LOUDON, N.H. -- Rick Hendrick does not believe the concussion symptoms suffered by Dale Earnhardt Jr. will be career ending for the sport's most popular driver.
Earnhardt, who announced Thursday he could not race this weekend at New Hampshire Motor Speedway because of the symptoms, missed two races in 2012 because of concussions.
The 41-year-old Earnhardt believes crashes June 12 at Michigan and July 2 at Daytona possibly caused the symptoms, which he initially thought were from severe allergies or a sinus infection.
"He and I talked about years beyond next year just around Daytona," Hendrick said Sunday afternoon at New Hampshire, referring to Earnhardt's contract ending in 2017. "If there was something major wrong, I think they would have seen it already.
"I'm very hopeful and he's very hopeful. I think the doctors want to err on the side of being sure. We want him for a long time."
Alex Bowman replaced Earnhardt at New Hampshire, and Jeff Gordon will come out of retirement if Earnhardt cannot compete July 22-24 at Indianapolis Motor Speedway. Hendrick said the four-time Cup champion Gordon, who moved from racing to the Fox Sports booth after last season, could do more races.
"Hopefully Dale is going to be back next week and it's not even something we think is going to happen," Hendrick said. "Jeff is a team player and wants to support the organization and I'm sure he'll do whatever he has to do."
Hendrick said he was busy lining up an ear, nose and throat doctor for Earnhardt last week before Earnhardt's visit to the neurologist indicated he should sit out New Hampshire.
"He's running through a bunch of tests and he's going to have some more tests the first of the week," Hendrick said. "He's doing good. He wants to be in the car. The doctors are going to tell him when it's OK for him to be back.
"I know he's anxious and we want him back as soon as the doctors give clearance."
Hendrick said he didn't notice anything wrong with Earnhardt after Michigan to think he was suffering from a concussion. He said he doesn't know if any of his drivers are hurt unless they tell him, and the first he heard of the symptoms was last week. He believes the drivers do the right thing and let the teams know if they are hurting.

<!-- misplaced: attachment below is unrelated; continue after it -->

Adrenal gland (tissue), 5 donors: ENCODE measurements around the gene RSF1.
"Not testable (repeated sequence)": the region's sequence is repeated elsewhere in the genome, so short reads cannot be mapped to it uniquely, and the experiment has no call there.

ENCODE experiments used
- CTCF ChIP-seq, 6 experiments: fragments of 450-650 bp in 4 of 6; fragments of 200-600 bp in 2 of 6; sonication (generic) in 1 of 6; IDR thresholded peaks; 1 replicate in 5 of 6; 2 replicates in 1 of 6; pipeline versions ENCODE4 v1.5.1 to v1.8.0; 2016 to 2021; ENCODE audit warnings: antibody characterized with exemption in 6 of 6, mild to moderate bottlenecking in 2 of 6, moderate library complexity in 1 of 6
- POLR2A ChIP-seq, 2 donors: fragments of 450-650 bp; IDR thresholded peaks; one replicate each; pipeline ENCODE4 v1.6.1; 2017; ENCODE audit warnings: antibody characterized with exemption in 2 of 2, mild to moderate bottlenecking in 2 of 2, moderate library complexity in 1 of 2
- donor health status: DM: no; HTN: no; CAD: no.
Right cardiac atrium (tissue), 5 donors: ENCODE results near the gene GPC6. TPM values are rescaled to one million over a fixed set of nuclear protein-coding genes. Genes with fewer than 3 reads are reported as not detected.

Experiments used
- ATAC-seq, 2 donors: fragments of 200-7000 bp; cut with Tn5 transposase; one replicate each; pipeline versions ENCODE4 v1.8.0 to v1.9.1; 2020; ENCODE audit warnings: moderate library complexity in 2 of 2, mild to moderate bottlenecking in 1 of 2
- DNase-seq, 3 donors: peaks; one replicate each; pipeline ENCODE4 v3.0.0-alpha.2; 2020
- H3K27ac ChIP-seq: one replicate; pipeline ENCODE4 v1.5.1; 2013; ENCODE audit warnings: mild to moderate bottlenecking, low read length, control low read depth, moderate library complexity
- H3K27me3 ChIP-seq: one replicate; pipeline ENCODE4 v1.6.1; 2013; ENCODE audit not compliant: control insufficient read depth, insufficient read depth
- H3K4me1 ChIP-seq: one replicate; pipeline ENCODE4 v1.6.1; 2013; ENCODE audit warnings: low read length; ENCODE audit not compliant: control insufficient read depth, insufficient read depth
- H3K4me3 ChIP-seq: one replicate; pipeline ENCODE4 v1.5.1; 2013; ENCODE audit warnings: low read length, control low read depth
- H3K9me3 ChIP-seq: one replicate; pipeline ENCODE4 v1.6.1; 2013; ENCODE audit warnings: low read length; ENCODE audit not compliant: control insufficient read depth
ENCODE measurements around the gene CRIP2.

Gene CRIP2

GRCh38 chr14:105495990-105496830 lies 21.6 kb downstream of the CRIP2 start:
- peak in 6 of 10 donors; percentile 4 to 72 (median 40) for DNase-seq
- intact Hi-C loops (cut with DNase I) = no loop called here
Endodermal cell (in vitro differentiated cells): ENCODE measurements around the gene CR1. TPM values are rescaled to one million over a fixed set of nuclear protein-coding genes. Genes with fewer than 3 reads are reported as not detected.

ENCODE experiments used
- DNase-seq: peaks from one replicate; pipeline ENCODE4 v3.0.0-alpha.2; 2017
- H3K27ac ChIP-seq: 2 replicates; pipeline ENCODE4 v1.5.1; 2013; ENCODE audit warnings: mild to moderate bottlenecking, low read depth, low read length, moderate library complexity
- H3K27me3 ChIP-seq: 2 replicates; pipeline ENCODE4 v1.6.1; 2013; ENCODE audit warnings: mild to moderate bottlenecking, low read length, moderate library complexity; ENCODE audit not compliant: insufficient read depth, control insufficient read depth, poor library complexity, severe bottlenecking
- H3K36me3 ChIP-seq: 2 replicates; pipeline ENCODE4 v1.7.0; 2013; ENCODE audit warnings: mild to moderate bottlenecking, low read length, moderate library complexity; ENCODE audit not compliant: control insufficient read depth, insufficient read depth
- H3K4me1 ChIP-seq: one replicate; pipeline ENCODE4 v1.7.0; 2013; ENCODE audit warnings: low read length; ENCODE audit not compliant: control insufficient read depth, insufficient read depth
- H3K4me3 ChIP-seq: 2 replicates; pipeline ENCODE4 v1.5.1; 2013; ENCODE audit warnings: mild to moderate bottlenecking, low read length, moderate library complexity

"I've had enough sinus infections and when you're taking medication for that, you don't feel 100 percent," Hendrick said. "That was it."
For Earnhardt to be eligible for a Chase for the Sprint Cup berth, he would need a waiver to have missed a race during the regular season. It is expected he would get one, but Hendrick said he hasn't even applied for one yet as the focus remains on Earnhardt's health.
"He's kind of an iron man -- he doesn't want to let the team down, he doesn't want to let his fans down," Hendrick said. "We need him for the long pull. He wants to be in the car. But the best thing the doctors can do is go through all the protocol and do all the tests, and there's a bunch of tests.
"When they say, 'You're good to go' he'll be back."
The team already had Bowman in place as a backup for New Hampshire and stuck with that plan to keep him as the full substitute driver. Gordon, who is still an equity owner in Hendrick Motorsports, was in France last week when Hendrick called him.
"He thought I was kidding at first," Hendrick said. "He was on vacation and I asked him what he was doing and he said, 'I'll be in Indy.' ... I said, 'Bring your driver's uniform just in case.'
"He said, 'Are you kidding?' I said, 'No, I'm serious.'"